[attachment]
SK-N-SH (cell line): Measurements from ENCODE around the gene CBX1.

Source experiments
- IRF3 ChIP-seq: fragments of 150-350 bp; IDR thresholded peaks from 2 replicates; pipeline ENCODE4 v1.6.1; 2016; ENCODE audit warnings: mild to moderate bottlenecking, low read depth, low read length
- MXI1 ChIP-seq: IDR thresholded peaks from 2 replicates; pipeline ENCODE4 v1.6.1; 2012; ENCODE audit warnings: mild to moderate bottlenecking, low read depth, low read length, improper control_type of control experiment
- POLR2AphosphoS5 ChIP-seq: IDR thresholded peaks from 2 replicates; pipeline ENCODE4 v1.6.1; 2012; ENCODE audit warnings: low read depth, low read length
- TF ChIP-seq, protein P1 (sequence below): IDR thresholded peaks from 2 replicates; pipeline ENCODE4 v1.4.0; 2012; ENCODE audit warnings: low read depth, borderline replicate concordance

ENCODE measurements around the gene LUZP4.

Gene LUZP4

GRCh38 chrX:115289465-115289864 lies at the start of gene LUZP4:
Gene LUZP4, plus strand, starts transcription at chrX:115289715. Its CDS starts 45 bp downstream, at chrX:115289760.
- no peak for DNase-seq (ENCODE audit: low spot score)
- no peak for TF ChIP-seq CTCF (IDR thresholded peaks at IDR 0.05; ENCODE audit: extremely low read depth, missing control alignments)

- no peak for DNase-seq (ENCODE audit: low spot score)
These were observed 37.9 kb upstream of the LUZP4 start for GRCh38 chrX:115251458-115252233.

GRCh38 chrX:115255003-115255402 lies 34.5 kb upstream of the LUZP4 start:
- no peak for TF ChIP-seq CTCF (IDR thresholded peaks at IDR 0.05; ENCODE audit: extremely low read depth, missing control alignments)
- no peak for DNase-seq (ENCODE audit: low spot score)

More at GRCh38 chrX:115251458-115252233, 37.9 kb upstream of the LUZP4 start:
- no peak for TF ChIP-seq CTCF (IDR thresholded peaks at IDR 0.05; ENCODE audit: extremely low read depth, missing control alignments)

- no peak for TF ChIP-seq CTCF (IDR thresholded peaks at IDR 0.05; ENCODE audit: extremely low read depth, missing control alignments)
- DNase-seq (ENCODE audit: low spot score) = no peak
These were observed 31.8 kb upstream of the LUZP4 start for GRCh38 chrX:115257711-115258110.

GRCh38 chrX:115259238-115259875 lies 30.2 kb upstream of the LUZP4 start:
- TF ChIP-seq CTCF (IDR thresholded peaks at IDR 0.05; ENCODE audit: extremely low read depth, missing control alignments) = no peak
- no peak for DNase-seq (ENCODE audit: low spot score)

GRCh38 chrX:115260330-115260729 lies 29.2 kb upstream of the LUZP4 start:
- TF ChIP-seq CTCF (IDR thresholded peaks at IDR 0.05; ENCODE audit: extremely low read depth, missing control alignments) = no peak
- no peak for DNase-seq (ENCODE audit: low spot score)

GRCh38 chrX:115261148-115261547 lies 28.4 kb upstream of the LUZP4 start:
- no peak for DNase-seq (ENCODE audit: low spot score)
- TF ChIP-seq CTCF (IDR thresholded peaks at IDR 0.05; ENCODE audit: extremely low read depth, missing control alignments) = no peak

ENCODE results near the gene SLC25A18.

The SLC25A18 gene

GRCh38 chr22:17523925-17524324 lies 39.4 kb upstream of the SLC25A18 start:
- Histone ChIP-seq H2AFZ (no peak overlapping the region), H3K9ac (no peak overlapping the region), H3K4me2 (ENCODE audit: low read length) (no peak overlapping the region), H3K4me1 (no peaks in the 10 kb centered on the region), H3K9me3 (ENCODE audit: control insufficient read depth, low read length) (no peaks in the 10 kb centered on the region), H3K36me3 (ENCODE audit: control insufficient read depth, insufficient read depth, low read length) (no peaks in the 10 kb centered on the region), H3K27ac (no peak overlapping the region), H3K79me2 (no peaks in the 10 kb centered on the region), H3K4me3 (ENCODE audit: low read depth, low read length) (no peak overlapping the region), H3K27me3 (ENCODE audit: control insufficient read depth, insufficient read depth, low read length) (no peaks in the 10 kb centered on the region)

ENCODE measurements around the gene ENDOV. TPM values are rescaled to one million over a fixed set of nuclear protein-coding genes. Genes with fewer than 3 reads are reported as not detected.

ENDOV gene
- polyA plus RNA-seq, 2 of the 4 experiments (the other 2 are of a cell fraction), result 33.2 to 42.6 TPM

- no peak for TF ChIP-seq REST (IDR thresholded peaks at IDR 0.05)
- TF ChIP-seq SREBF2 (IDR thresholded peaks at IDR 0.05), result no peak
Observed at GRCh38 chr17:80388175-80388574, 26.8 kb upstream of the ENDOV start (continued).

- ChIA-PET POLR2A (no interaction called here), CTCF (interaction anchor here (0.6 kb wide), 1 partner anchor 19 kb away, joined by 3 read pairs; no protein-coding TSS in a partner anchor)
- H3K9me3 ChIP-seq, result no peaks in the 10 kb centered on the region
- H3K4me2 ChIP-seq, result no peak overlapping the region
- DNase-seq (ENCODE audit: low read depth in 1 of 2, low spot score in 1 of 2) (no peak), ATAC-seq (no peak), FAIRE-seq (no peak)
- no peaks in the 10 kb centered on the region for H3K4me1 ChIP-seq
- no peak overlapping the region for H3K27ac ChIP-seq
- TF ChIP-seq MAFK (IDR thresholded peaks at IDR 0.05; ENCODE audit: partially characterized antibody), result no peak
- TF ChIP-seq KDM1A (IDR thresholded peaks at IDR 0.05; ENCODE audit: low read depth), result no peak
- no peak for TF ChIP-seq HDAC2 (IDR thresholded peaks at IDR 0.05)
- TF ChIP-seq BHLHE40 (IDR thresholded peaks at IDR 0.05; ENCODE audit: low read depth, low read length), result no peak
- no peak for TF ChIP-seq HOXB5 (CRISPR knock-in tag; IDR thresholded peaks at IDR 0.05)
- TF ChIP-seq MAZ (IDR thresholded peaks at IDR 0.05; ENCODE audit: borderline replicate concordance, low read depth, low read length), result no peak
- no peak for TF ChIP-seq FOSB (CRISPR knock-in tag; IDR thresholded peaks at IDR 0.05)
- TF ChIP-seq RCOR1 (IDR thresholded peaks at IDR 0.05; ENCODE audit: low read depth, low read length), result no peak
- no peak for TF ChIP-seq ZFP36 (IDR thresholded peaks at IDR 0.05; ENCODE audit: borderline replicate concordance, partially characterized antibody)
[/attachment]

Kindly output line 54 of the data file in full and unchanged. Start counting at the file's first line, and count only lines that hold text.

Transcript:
- no peak for TF ChIP-seq FOSB (CRISPR knock-in tag; IDR thresholded peaks at IDR 0.05)